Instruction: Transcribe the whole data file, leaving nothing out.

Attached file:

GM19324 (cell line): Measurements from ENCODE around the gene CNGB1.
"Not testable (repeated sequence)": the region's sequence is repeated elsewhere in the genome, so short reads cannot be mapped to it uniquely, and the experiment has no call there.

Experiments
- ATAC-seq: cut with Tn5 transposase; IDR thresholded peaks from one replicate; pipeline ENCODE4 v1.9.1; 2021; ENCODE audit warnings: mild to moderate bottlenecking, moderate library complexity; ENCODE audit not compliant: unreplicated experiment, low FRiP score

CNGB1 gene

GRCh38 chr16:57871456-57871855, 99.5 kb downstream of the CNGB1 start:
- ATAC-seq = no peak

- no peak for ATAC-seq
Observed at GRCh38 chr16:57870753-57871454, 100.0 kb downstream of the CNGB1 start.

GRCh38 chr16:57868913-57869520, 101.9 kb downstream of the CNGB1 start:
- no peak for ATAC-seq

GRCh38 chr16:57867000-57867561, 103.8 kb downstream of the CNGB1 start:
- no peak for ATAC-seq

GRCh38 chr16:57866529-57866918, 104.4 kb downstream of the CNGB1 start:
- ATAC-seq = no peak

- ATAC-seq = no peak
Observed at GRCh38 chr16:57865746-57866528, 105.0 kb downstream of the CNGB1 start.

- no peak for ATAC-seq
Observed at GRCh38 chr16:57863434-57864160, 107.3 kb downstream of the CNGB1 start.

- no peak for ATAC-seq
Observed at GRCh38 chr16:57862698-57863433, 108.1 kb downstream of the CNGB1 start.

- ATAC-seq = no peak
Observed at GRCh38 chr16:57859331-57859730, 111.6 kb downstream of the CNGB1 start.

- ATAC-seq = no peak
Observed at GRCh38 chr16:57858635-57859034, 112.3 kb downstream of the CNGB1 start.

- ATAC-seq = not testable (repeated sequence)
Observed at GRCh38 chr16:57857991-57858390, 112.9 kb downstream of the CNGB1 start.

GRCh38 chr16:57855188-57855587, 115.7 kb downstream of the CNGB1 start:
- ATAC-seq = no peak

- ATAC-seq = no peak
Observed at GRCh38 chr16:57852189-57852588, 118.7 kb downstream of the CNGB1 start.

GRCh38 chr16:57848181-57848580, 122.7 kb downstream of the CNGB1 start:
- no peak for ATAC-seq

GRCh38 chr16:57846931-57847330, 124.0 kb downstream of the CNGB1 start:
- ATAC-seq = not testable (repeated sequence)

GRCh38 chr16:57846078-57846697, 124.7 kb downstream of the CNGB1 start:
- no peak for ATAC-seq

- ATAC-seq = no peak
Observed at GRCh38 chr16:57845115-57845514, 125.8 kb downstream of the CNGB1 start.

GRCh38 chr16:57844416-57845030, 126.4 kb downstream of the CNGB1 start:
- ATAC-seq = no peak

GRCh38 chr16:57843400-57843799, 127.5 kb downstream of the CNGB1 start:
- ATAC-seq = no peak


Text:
GM19324 (cell line): Measurements from ENCODE around the gene CNGB1.
"Not testable (repeated sequence)": the region's sequence is repeated elsewhere in the genome, so short reads cannot be mapped to it uniquely, and the experiment has no call there.

Experiments
- ATAC-seq: cut with Tn5 transposase; IDR thresholded peaks from one replicate; pipeline ENCODE4 v1.9.1; 2021; ENCODE audit warnings: mild to moderate bottlenecking, moderate library complexity; ENCODE audit not compliant: unreplicated experiment, low FRiP score

CNGB1 gene

GRCh38 chr16:57871456-57871855, 99.5 kb downstream of the CNGB1 start:
- ATAC-seq = no peak

- no peak for ATAC-seq
Observed at GRCh38 chr16:57870753-57871454, 100.0 kb downstream of the CNGB1 start.

GRCh38 chr16:57868913-57869520, 101.9 kb downstream of the CNGB1 start:
- no peak for ATAC-seq

GRCh38 chr16:57867000-57867561, 103.8 kb downstream of the CNGB1 start:
- no peak for ATAC-seq

GRCh38 chr16:57866529-57866918, 104.4 kb downstream of the CNGB1 start:
- ATAC-seq = no peak

- ATAC-seq = no peak
Observed at GRCh38 chr16:57865746-57866528, 105.0 kb downstream of the CNGB1 start.

- no peak for ATAC-seq
Observed at GRCh38 chr16:57863434-57864160, 107.3 kb downstream of the CNGB1 start.

- no peak for ATAC-seq
Observed at GRCh38 chr16:57862698-57863433, 108.1 kb downstream of the CNGB1 start.

- ATAC-seq = no peak
Observed at GRCh38 chr16:57859331-57859730, 111.6 kb downstream of the CNGB1 start.

- ATAC-seq = no peak
Observed at GRCh38 chr16:57858635-57859034, 112.3 kb downstream of the CNGB1 start.

- ATAC-seq = not testable (repeated sequence)
Observed at GRCh38 chr16:57857991-57858390, 112.9 kb downstream of the CNGB1 start.

GRCh38 chr16:57855188-57855587, 115.7 kb downstream of the CNGB1 start:
- ATAC-seq = no peak

- ATAC-seq = no peak
Observed at GRCh38 chr16:57852189-57852588, 118.7 kb downstream of the CNGB1 start.

GRCh38 chr16:57848181-57848580, 122.7 kb downstream of the CNGB1 start:
- no peak for ATAC-seq

GRCh38 chr16:57846931-57847330, 124.0 kb downstream of the CNGB1 start:
- ATAC-seq = not testable (repeated sequence)

GRCh38 chr16:57846078-57846697, 124.7 kb downstream of the CNGB1 start:
- no peak for ATAC-seq

- ATAC-seq = no peak
Observed at GRCh38 chr16:57845115-57845514, 125.8 kb downstream of the CNGB1 start.

GRCh38 chr16:57844416-57845030, 126.4 kb downstream of the CNGB1 start:
- ATAC-seq = no peak

GRCh38 chr16:57843400-57843799, 127.5 kb downstream of the CNGB1 start:
- ATAC-seq = no peak